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Journalist, author Dick Schaap dead at 67

Schaap: Billy, The Greatest and me


Sports Reporters
ESPN's Sports Reporters remembers its host and good friend Dick Schaap.
Real: 56.6

Sunday, December 23, 2001
Writers remember Dick Schaap

Friends and collegues have paid tribute to Dick Schaap in columns across the country. Here is a collection of some of the best:

Mitch Albom
Detroit Free Press

We lost our heart a few hours ago. It stopped beating in a New York City hospital on the Upper East Side. Dick liked the neighborhood but hated the room. Beds with handles were not for him.

He should have been traveling to some game, flying to host some charity banquet, having dinner with somebody famous, somebody colorful, a night the subject might forget but Dick would remember a month from now, a year from now, maybe forever.

Dick was like that. Some people collect cards. Some collect hats. Dick collected stories. He didn't meet people; he absorbed them. He was put on this earth to remind us of the sheer joy of company.

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Tony Kornheiser
The Washinton Post

Dick was the happiest, most generous, most optimistic man I ever knew. He never had a down day. On any night you could have dinner and drinks with Dick -- rich and full with hope and laughs -- and great stories that would last into the wee, small hours of the morning, and you'd have to leave for fear of falling asleep at the table. Then you'd awaken bleary-eyed the next morning to find Dick had already played two sets of tennis, written three chapters of a book and interviewed a movie star and a batting champion! All of Dick's friends are having trouble dealing with the news that he died yesterday. Because none of us can imagine him not working.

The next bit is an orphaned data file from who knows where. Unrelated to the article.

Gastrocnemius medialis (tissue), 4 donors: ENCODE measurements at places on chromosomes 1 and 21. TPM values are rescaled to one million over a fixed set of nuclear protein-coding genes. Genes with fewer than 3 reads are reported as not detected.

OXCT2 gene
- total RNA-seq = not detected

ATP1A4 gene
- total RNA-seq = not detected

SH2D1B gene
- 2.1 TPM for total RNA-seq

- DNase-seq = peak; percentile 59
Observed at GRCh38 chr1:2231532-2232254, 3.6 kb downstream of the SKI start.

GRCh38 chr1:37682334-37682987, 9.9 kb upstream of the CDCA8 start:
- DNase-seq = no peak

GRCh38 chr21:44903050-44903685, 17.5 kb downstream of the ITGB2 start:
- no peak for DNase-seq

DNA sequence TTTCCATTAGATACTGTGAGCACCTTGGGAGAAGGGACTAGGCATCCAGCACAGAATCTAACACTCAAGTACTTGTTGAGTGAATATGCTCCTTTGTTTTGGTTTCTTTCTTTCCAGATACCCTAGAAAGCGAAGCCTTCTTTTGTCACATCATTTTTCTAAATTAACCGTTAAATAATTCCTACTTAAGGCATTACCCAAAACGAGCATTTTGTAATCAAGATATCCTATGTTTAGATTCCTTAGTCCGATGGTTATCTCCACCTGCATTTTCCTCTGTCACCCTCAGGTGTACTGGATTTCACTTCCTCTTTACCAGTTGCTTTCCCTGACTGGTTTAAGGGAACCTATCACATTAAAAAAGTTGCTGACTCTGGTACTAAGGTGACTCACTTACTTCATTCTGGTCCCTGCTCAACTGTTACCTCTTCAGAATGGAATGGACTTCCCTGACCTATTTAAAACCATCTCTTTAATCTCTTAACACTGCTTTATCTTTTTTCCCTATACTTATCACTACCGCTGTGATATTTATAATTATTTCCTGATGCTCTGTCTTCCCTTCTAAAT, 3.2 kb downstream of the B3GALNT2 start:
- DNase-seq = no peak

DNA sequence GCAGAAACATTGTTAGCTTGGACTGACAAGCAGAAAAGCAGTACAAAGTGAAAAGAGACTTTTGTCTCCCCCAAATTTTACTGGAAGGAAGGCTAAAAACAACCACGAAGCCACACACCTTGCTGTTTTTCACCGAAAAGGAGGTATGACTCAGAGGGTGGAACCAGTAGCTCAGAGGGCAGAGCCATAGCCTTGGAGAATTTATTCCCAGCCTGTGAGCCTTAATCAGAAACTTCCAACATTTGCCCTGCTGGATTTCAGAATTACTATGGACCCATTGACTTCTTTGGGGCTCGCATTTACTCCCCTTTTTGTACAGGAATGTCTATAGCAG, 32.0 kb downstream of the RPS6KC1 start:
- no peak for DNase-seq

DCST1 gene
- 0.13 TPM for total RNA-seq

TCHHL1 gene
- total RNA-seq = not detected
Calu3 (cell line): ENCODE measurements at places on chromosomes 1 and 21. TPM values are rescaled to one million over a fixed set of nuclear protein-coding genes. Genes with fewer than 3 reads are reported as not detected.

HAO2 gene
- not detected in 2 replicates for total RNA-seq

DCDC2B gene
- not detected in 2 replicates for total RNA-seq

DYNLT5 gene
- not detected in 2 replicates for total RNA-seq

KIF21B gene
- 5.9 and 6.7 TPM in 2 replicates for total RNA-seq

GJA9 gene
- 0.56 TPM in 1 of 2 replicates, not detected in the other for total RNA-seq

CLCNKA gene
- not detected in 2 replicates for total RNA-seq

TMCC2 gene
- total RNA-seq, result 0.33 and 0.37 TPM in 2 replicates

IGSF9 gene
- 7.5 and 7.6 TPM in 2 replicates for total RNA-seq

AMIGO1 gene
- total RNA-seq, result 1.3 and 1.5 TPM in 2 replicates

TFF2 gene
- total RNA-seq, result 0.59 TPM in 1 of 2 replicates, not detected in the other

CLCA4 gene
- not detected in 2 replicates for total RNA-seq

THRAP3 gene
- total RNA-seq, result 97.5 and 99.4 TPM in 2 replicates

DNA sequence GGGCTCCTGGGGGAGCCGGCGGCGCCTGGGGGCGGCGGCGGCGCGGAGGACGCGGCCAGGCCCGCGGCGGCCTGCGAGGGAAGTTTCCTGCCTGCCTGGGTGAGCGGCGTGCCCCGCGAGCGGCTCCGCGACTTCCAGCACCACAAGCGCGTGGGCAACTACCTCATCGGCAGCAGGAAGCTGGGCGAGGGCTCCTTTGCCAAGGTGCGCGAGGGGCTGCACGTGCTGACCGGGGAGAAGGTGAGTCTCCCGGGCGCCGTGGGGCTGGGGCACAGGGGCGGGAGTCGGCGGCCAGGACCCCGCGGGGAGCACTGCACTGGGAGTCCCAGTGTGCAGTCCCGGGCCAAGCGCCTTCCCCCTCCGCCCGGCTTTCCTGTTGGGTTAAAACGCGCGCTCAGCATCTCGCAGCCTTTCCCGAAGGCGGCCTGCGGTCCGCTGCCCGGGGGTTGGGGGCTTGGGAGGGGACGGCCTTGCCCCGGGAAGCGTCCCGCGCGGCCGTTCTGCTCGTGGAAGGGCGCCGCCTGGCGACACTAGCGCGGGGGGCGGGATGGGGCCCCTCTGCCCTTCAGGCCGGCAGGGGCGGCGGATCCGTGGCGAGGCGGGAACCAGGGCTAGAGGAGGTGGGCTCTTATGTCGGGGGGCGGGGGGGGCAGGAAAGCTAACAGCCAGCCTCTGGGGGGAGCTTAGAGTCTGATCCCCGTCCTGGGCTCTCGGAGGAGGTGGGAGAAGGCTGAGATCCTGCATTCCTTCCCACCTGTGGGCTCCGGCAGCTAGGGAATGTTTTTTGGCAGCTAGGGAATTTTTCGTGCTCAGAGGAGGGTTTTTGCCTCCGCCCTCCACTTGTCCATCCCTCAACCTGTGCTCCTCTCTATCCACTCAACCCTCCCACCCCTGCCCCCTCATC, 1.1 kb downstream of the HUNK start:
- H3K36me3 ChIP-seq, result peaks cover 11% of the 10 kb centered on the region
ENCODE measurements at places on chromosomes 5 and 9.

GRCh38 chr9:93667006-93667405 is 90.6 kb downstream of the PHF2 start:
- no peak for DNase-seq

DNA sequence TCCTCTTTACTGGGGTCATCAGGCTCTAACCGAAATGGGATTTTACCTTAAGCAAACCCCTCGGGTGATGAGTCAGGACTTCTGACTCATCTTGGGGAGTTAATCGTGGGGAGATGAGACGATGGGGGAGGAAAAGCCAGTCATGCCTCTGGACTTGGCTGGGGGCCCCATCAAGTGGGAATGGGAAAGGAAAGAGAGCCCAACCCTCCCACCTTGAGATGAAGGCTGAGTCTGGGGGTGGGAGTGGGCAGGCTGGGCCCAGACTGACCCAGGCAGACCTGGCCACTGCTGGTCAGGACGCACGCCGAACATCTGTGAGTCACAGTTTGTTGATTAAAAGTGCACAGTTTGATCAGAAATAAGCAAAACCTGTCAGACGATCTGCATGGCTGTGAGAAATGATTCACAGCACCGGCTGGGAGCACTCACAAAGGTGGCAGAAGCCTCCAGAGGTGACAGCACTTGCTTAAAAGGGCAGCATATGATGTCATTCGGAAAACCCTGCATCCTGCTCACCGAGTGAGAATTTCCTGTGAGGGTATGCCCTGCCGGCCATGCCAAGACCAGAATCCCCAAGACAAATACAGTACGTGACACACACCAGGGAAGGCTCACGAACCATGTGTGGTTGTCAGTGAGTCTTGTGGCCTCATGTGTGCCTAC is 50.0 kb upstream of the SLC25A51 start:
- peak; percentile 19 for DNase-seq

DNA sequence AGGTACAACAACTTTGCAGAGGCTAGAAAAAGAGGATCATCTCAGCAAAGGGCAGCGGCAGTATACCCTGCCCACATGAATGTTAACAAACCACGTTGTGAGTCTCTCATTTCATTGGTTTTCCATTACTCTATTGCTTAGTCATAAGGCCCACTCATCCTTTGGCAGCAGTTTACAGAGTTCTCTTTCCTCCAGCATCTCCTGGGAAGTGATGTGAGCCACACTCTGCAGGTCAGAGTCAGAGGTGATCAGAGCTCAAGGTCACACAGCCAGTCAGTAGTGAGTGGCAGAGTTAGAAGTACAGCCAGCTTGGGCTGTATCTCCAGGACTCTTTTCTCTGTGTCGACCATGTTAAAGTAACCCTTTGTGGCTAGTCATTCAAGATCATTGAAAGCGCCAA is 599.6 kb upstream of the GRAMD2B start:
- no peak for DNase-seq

Dick Schaap was my great friend, and my mentor. I'm in this business because of him as much as anyone. He gave me freelance work when I was 22 years old; he gave me encouragement at 22, 32, 42 and still at 52. He was a sweet and funny man who had the gift of gab, and the greater gift of putting everyone around him at ease -- my God, the man could tell a dirty joke in mixed company and get away with it! He was a natural host, at parties and on TV. He could take the temperature of a room better than anyone I've ever known. He looked equally great in a tuxedo and in blue jeans. It's a shame they don't use the word "debonair" any more, because Dick was debonair. And he knew everybody! And he told everybody he knew everybody! Dick Schaap was the biggest name-dropper in the world. My friend David Israel, who feels the same way about Dick that I do, said yesterday, "Dick dropped so many names, his toes were swollen. How'd he ever get his shoes on?"

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Leonard Shapiro
The Washington Post

Mr. Schaap was a noted raconteur, an entertaining speaker and a man who must have set a record for name-dropping -- 531 -- in a single volume when he published his critically acclaimed autobiography. Still, every name he dropped probably had once shared a story, a bar stool or a place around a dining table some time during his rich life.